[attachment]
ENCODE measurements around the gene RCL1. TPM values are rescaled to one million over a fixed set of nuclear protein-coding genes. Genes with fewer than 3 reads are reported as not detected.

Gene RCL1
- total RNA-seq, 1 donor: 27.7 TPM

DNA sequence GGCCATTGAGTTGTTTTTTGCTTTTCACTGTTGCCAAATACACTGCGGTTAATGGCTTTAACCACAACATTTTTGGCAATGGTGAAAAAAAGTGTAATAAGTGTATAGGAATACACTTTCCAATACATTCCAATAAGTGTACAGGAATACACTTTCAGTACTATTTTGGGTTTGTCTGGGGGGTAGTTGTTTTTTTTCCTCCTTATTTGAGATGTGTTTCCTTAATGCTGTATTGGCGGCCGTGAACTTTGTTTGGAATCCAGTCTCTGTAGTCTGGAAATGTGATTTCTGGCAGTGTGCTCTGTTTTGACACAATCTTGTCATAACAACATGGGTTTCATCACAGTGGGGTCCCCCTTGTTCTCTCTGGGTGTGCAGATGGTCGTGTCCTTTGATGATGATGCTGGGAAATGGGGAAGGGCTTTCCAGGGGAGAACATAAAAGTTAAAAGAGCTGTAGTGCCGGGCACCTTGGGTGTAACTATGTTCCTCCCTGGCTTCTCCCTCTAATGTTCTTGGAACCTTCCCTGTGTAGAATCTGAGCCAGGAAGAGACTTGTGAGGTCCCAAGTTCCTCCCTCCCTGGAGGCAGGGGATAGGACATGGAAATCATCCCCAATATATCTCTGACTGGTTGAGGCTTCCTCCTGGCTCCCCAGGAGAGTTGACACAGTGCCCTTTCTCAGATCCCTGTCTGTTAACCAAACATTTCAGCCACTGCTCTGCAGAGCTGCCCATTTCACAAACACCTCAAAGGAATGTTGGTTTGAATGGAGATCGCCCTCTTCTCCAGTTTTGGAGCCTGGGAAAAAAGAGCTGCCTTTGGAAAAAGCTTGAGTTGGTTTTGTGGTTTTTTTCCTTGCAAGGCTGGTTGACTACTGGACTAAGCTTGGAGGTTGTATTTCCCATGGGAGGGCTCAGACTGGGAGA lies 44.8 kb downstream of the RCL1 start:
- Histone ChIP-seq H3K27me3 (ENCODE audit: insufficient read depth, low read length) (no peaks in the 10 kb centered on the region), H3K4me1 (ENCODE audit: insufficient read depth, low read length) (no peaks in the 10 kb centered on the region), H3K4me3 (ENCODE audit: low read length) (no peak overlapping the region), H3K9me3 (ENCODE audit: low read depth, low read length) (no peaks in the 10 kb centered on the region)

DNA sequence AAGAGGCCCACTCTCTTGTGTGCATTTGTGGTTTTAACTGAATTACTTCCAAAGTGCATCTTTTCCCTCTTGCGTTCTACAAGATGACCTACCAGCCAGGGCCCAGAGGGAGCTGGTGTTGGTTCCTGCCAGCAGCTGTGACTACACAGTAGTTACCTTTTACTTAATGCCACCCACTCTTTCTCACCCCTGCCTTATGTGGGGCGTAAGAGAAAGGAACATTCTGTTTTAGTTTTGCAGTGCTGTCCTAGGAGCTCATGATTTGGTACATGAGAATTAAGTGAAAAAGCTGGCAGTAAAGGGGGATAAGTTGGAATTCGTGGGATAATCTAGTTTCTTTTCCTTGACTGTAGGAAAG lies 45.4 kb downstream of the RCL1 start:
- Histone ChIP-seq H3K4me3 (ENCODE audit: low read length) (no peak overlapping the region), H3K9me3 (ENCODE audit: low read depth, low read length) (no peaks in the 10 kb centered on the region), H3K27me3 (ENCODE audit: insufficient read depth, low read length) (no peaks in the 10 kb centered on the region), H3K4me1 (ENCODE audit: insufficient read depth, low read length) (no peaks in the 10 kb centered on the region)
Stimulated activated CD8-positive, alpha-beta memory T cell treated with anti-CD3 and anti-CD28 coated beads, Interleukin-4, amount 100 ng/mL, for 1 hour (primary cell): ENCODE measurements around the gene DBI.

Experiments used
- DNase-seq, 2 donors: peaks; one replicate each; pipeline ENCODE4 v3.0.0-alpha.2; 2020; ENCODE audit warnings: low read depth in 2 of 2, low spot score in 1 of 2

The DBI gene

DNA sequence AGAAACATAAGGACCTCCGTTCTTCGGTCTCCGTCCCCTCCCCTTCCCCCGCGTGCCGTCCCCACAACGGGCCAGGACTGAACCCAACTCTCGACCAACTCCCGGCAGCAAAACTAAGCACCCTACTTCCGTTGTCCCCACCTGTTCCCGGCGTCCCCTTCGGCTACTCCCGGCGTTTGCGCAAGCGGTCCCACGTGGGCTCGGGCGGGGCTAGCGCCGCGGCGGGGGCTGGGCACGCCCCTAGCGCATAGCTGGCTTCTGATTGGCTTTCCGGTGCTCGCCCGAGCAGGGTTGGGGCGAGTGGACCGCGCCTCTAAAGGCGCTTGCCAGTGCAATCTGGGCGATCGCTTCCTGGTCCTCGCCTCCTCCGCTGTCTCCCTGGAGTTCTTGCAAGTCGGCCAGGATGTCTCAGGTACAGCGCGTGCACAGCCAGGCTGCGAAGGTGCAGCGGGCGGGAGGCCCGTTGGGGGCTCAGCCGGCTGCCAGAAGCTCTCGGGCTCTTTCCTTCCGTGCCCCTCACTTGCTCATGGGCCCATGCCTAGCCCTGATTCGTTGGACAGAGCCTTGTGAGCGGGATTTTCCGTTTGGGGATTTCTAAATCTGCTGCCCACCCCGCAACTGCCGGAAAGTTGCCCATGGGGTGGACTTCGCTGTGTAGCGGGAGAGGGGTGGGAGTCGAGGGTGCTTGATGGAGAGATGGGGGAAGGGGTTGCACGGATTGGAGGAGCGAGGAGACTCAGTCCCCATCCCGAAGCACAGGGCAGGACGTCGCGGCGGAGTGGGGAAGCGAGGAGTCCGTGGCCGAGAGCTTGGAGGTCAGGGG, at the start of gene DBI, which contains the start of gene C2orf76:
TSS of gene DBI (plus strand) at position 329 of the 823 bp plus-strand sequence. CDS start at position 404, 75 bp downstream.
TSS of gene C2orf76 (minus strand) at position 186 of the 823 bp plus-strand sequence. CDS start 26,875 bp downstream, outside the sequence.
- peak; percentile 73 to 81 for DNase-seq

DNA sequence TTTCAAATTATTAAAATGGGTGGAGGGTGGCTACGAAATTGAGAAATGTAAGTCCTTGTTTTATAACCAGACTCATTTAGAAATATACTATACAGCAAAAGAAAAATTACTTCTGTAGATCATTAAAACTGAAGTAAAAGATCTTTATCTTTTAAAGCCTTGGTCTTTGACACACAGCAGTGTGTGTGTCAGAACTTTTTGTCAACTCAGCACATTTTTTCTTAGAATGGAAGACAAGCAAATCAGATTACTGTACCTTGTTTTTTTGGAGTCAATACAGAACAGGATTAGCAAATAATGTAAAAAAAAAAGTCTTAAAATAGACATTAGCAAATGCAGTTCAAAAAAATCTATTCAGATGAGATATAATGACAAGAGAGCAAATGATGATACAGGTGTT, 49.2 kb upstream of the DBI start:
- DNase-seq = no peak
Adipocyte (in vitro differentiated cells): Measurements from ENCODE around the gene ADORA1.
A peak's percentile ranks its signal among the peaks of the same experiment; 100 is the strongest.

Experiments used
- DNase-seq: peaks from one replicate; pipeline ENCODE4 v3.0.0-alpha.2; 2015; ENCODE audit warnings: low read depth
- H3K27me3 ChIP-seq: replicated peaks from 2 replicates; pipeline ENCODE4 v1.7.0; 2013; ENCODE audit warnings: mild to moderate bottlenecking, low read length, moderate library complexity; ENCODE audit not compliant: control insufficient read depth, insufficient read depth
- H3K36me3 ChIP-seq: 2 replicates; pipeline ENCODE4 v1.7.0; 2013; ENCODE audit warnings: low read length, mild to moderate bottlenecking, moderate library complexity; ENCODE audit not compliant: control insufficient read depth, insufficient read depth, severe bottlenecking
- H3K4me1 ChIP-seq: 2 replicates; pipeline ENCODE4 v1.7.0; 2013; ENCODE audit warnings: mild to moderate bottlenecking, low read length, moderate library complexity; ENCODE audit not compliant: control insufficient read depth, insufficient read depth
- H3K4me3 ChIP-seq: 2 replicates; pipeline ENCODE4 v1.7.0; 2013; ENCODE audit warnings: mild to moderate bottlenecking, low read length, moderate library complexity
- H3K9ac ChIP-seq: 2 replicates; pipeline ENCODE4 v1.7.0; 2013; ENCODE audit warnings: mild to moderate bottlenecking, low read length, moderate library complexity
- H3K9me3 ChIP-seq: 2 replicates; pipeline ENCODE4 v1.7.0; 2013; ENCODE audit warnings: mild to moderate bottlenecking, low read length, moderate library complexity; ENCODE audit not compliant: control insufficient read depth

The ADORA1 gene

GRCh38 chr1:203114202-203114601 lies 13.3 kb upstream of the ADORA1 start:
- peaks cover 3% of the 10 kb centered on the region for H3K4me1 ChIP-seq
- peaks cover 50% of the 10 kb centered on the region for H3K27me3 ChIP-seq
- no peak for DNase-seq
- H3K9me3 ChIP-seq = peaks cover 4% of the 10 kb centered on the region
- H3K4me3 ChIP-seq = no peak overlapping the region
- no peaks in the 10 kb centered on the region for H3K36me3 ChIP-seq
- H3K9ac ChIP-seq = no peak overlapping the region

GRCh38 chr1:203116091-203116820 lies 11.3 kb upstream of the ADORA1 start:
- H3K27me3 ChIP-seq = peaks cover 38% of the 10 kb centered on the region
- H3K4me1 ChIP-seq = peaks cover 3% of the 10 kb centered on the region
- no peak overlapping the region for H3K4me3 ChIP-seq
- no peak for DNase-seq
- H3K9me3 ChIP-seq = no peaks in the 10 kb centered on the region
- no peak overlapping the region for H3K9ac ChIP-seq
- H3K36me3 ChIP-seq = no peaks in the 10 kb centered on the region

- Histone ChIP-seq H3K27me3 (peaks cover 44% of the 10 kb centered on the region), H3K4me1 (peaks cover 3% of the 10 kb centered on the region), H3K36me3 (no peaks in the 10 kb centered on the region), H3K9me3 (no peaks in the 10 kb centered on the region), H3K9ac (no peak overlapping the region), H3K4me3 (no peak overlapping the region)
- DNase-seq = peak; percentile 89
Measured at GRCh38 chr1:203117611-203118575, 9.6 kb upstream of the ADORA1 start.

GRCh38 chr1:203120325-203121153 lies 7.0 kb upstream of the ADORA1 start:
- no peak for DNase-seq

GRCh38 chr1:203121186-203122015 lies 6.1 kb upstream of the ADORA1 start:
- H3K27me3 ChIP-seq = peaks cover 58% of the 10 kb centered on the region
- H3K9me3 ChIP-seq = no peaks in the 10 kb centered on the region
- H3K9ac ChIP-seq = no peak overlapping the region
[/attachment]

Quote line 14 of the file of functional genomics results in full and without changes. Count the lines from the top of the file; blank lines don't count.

TSS of gene C2orf76 (minus strand) at position 186 of the 823 bp plus-strand sequence. CDS start 26,875 bp downstream, outside the sequence.